These three are the shoulders (supports) of Dharma in all the stages of life, i.e. study, yajna -‘the action portion’ and charitable gifts. In the first stage theBrahmacharya lives in the family of the preceptor doing austerities, acquiring good education and performing the dharma.
The second is the stage of the householder. In the third, the dweller in the forest, keeping down his body as much as possible, keeping his mind involved in thought and retiring in a solitary place, should determine what is true and what is false. All of these Ashramas are the seats of merit and abodes of happiness.
They are called ashramas (resting places) because meritorious acts are performed in them. Acquiring learning and making oneself sure about God and thedharma in the Brahmacharya ashrama, putting to practice what one has learned and increasing and improving one’s knowledge in the Grihasthashrama and then resorting to a lonely palace in the forest and there determining what things and acts are right and what are wrong and finishing the (duties of)Vanaprasthashrama one should become a Sanyasi.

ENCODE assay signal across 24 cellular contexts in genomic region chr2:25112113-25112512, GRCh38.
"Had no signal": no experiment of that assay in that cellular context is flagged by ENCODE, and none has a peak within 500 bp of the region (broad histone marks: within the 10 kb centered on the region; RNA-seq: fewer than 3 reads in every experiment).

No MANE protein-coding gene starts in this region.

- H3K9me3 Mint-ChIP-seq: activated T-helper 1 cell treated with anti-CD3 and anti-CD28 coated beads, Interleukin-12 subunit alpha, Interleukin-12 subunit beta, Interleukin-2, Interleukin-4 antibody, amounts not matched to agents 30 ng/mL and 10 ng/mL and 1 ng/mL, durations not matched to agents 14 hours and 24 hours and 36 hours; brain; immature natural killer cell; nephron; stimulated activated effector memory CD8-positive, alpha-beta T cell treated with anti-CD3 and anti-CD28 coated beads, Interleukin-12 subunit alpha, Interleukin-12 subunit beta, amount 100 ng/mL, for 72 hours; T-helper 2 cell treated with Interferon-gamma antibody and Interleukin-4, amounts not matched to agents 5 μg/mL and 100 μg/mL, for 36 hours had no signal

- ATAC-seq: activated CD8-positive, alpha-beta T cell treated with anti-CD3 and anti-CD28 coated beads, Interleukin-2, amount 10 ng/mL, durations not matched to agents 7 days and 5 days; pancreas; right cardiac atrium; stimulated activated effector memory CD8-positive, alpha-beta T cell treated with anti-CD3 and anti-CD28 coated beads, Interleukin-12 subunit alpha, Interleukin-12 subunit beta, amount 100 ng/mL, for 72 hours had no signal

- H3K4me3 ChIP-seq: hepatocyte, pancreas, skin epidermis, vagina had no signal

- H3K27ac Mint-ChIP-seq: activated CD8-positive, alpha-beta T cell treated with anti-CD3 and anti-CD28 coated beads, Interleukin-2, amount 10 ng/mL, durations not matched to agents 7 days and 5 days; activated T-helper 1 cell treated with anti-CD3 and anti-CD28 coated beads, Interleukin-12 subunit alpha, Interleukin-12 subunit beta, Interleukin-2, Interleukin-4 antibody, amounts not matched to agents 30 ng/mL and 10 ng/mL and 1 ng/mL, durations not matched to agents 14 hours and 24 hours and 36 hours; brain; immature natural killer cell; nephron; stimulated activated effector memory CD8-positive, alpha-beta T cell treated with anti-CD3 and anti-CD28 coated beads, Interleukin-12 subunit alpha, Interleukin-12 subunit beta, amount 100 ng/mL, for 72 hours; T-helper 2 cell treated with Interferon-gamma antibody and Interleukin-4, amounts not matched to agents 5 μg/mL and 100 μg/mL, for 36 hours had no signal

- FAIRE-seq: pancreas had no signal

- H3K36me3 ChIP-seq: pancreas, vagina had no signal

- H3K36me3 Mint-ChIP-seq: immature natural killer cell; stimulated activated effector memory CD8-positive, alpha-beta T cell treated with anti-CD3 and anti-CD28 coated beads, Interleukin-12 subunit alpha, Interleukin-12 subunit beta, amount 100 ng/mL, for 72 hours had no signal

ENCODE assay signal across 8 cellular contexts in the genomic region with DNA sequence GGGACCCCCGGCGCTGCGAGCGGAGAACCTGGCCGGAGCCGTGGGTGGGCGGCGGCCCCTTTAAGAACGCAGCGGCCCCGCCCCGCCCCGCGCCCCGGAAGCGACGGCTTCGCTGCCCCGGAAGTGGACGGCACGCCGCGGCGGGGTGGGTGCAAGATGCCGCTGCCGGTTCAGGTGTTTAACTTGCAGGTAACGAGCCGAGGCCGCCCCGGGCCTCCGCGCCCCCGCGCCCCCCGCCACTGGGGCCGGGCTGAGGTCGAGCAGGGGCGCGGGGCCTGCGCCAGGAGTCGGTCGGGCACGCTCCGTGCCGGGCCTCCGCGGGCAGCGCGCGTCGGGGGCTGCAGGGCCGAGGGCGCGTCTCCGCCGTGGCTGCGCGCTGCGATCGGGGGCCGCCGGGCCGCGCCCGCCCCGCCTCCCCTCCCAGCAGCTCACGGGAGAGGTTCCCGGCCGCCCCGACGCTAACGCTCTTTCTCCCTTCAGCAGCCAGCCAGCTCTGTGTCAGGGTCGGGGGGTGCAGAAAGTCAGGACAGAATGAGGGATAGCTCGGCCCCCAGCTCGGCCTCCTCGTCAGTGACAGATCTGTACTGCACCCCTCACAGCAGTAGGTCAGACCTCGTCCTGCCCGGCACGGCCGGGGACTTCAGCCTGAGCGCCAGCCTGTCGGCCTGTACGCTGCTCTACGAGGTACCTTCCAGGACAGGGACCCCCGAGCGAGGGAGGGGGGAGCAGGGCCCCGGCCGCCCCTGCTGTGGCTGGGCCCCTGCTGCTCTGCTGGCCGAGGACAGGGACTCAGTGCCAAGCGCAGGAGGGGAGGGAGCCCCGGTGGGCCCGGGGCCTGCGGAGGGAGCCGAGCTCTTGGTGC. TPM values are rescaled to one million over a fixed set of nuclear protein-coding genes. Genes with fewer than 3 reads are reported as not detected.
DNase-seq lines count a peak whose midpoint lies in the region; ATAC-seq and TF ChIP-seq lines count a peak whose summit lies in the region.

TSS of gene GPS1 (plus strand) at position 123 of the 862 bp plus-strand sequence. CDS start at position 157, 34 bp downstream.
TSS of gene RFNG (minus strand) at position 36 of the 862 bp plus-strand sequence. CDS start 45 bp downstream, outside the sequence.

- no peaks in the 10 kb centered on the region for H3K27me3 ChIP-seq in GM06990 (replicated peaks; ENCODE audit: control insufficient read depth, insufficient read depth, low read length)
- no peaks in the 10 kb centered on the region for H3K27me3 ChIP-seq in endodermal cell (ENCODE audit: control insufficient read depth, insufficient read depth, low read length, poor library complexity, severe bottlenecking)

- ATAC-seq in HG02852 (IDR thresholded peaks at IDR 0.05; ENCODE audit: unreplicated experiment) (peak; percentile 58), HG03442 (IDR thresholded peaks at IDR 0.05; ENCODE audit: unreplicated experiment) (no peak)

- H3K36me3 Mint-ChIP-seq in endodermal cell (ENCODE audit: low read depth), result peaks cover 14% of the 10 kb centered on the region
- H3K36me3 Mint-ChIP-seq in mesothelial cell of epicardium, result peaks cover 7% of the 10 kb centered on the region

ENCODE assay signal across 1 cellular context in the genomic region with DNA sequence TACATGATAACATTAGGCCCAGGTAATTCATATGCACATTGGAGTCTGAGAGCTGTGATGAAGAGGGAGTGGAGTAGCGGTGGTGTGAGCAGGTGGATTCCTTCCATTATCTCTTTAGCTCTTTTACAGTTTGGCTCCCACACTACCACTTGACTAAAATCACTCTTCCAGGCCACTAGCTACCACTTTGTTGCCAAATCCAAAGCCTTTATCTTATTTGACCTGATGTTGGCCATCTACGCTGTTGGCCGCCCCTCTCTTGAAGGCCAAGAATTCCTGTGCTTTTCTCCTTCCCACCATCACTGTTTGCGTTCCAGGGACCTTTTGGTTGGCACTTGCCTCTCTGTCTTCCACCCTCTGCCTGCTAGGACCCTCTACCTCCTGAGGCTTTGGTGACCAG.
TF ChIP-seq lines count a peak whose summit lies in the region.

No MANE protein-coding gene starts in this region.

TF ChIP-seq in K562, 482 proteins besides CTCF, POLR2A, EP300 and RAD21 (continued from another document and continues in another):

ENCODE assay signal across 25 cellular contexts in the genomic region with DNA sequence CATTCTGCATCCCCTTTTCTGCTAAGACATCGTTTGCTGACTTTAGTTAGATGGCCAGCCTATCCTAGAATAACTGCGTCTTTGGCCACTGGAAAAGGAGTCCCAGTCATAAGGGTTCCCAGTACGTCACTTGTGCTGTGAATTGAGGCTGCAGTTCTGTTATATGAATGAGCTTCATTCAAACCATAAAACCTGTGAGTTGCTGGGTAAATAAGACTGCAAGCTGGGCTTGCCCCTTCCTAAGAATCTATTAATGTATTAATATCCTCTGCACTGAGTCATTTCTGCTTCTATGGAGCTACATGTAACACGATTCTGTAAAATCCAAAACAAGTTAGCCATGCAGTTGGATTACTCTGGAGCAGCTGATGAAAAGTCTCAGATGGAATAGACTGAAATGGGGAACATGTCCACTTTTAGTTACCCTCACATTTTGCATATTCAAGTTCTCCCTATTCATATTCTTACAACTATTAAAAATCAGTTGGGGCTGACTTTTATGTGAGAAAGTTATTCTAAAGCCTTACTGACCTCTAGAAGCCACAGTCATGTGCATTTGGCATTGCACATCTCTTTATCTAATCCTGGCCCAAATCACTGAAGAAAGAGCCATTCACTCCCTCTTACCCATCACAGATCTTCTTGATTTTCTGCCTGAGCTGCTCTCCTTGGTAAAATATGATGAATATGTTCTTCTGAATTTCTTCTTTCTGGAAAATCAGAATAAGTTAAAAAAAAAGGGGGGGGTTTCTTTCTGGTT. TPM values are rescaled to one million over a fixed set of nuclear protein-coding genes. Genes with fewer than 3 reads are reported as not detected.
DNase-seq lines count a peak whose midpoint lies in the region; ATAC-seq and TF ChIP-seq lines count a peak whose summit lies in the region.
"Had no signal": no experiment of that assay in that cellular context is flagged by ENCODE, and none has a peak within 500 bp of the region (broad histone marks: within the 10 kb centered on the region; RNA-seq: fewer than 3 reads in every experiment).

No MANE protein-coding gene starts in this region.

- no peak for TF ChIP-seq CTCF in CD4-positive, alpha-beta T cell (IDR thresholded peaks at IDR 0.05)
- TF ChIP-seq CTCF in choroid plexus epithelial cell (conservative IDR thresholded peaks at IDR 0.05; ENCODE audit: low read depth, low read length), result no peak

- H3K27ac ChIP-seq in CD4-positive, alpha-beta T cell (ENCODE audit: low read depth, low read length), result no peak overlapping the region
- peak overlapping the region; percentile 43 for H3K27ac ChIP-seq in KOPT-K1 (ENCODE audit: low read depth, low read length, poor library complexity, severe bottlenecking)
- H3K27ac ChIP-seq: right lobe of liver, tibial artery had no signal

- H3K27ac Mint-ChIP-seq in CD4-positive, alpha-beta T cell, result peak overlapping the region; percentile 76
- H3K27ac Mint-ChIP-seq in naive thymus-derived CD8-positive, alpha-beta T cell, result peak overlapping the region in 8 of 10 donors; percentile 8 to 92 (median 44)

There is a difference of opinion as to when a man should become a Sanyasi. Some say that one should become a householder after finishing theBrahmacharya ashrama and then should go to dwell in the forest and then one should become a Sanyasi. According to the others, one may enter Sanyasaafter finishing
the duties of a householder without entering into Vanaprasthashrama. There are yet others who say that one may become a Sanyasi after duly fulfilling he vows of Brahmacharya ashrama and without entering into Grihastha and Vanaprastha ashramas. The inference is that the performance of the Brahmacharya ashrama is compulsory; because the other ashramas cannot come into existence without the Brahmacharyashrama. (Chhandogya II -23), 1 and 2.